Exam marking finished and posted at last! The exercise has confirmed my belief that those who are able to see inside the setter’s head (students and teachers) are best placed to succeed. Couldn’t quite agree with what was required for some of the answers even after attending the markers’ meeting, although I can accept that the important thing when marking is to be consistent. When you boil it down, it seems to me that the difference between success and failure is whether a candidate is aware of the difference between “how” and “why”, not always an easy distinction to explain in the west of Scotland.
In fact, language can often be a barrier to success for many candidates, as was demonstrated in one school last year at the start of the Intermediate Practical Cookery examination. On opening the paper and finding the instructions, “1. Heat 3 tbsps of oil in a pan. 2. Add chicken and seal.” a distressed candidate put up her hand and asked the invigilator for assurance that they did in fact only have chicken.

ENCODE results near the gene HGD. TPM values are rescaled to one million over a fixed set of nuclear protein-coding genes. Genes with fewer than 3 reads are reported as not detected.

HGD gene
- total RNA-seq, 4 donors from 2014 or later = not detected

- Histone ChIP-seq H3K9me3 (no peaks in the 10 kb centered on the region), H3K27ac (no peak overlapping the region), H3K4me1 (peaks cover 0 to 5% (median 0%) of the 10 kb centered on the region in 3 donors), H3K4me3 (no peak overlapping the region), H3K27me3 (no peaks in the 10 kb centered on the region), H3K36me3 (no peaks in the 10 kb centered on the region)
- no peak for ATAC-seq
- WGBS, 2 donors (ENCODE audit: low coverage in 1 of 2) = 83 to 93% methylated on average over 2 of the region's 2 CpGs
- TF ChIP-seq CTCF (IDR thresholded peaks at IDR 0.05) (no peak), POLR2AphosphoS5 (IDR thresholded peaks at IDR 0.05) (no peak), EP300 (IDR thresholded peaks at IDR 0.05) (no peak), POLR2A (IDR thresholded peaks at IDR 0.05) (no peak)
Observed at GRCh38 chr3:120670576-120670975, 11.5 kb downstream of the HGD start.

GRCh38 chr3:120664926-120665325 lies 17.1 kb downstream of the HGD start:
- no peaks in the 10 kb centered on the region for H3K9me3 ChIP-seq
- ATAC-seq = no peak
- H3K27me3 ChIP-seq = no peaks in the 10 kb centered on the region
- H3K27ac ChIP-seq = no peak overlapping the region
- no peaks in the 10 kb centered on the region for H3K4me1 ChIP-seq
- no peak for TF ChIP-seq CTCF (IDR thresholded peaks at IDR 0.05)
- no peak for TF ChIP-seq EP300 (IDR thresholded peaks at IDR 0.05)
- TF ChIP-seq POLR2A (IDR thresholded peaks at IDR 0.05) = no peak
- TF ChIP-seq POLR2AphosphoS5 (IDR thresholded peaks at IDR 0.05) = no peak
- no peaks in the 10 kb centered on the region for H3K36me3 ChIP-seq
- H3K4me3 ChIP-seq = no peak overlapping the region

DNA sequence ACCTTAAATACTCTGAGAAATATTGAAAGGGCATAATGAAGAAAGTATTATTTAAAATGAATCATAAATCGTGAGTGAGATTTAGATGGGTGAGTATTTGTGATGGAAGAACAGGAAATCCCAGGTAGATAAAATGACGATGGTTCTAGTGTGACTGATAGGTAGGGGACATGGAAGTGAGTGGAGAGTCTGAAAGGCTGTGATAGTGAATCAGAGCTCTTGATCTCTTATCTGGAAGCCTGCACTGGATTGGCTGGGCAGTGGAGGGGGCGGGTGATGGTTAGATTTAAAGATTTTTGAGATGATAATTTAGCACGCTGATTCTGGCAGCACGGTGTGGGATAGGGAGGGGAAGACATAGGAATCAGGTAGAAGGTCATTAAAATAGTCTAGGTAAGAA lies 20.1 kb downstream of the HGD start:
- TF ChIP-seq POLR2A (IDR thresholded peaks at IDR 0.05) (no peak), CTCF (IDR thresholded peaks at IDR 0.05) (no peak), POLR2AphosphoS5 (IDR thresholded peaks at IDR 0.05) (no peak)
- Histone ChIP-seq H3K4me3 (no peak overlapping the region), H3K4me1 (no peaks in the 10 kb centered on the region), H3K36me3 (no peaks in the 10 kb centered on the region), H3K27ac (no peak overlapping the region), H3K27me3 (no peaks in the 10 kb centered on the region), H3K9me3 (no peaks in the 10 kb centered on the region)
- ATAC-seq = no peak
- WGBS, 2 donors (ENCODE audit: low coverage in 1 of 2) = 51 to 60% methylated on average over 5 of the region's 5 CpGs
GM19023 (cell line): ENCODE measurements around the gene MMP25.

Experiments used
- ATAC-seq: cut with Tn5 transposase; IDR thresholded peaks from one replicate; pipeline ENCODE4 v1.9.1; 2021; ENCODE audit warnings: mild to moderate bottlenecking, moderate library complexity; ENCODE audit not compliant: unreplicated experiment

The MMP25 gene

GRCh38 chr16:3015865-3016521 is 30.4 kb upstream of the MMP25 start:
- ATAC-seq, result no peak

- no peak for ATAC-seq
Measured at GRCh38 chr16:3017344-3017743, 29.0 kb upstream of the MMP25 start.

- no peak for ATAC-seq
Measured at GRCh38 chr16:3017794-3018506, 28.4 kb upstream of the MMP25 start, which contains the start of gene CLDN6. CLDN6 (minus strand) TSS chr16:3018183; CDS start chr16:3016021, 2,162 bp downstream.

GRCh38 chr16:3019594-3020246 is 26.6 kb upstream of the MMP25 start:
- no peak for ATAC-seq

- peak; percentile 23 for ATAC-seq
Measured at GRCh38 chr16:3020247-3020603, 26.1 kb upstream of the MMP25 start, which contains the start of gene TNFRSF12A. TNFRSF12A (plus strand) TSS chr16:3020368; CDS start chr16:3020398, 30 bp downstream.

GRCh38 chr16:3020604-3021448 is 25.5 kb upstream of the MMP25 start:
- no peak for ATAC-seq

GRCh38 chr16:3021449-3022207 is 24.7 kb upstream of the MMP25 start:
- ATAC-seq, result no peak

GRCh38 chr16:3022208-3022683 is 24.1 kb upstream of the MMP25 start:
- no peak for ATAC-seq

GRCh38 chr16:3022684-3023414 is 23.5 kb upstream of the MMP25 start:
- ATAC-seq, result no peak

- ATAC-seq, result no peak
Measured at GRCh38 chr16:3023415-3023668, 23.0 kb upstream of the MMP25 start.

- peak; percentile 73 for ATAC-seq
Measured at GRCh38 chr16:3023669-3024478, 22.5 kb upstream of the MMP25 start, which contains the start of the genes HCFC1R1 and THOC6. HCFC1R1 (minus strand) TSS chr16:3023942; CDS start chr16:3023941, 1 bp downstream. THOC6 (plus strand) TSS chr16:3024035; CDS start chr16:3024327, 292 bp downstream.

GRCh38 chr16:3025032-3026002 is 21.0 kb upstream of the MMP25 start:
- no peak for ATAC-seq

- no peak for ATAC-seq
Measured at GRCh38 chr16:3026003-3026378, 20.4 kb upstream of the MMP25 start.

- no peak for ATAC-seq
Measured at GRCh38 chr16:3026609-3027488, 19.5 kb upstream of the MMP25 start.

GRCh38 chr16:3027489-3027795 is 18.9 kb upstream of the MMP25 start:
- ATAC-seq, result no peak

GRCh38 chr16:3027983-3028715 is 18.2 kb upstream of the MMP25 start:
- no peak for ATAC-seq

Teachers’ thoughts are now turning to the long summer holidays of course, and why wouldn’t they. The job doesn’t get any easier and is much more physically demanding than people realise. But is there a more sensible way to organise the school year so that everyone wins? The Institute for Public Policy Research certainly thinks so. In a recent study they found that not only do young people’s reading and maths abilities regress over the long summer break, but the poverty of access to out of school activities for children from socially disadvantaged areas increases the gap between the haves and the have-nots. I think there are several other good reasons for re-adjusting the traditional school year. If you want to read more and join the debate you can read the original article in the TES archive.